Associate Director of Analytics
District of Columbia / $150000 - $160000
$150000 - $160000
District of Columbia
Associate Director of Analytics
$150,000 -$160,000 + Bonus
Virginia, USA - 3 days in office (Hybrid)
An international leader in the Market Research space is scaling their Analytics function and is looking for a hands-on Consumer Insights professional to join its team! This individual will successfully drive strategy, provide market insights, and work in a hands-on capacity to enhance the organization's research capabilities!
THE ROLE: Associate Director of Analytics
As an Associate Director of Analytics, you will be responsible for driving strategy for the benefit of the organization, providing insights surrounding the locality, competitors, and consumer demands while subsequently conducting strategic research projects/questionnaires. You will also be tasked with mentoring junior team members and presiding over a lean team of Analysts.
Furthermore, this is a highly visible role reporting directly to senior leadership across a business unit that is set to scale tremendously. Within this role, you will be working predominantly with technical tools such as SQL, SurveyMonkey, Qualitrics, and a BI tool of choice (Tableau, Looker, Domo, etc.).
SKILLS & EXPERIENCE
- Bachelor's degree in a relevant field is required, Masters is strongly preferred.
- Extensive technical proficiency utilizing SQL and Python in a professional capacity is needed.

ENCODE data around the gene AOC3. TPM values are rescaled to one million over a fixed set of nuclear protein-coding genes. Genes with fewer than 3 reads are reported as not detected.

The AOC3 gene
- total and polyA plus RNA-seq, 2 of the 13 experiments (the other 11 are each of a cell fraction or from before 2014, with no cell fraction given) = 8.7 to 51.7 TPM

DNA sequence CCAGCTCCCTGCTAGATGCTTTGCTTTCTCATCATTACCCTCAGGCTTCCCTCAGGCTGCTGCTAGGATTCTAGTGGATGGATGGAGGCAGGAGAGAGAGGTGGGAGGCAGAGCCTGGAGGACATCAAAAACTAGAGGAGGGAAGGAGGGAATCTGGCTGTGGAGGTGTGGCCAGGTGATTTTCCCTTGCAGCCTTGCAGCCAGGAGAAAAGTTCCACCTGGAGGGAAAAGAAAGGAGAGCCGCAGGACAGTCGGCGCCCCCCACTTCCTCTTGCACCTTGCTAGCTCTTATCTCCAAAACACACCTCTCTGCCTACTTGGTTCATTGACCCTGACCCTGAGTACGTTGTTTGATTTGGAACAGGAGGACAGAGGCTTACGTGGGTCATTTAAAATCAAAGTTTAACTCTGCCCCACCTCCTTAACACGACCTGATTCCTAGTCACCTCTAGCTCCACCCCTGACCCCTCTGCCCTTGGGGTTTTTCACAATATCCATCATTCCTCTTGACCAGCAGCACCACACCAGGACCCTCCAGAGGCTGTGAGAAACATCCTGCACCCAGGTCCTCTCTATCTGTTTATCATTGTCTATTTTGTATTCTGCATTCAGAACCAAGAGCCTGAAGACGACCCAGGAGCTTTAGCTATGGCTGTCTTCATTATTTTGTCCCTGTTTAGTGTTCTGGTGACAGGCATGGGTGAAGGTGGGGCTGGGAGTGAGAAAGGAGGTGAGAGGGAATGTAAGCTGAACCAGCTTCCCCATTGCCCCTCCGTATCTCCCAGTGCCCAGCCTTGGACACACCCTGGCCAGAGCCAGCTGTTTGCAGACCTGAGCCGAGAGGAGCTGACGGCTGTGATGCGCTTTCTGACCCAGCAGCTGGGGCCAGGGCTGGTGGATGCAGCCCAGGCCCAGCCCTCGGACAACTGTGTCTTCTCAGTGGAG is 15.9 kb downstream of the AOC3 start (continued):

- Strong experience working in a market-research-focused background with a focus on the creation of insights and recommendations. Former experience working with both qualitative and quantitative data is needed as well.
- Entrepreneurial spirit and the ability to work in a hands-on management capacity within an agile environment are required.
- Previous experience managing a multi-faceted team of Analysts is needed.
- Strong communication skills and ability to translate technical information to non-technical stakeholders.
- Prior experience utilizing BI tools for story-telling purposes, including Tableau, PowerBI, Domo, Looker, etc.
- Prior experience with survey tools such as Survey Monkey, Qualtrics, Zoho, etc. is required.
As an Associate Director of Analytics, you can expect to earn up to $160,000 basic salary (dependent on commercial experience), bonus, and industry-leading benefits.
HOW TO APPLY?
Please register your interest by sending your Resume to Greffen George via the Apply link on this page
Analytics, Management, Leadership, Consumer, Consumer, Insights, Marketing, Market Research, SQL, SurveyMonkey, Visualization, Dashboard, Tableau, PowerBI, Domo, Looker, Data Visualization, Research, Survey, Qualtrics, Qualitative, Quantitative
Is Product Analytics the new Digital Analytics? | Harnham Recruitment post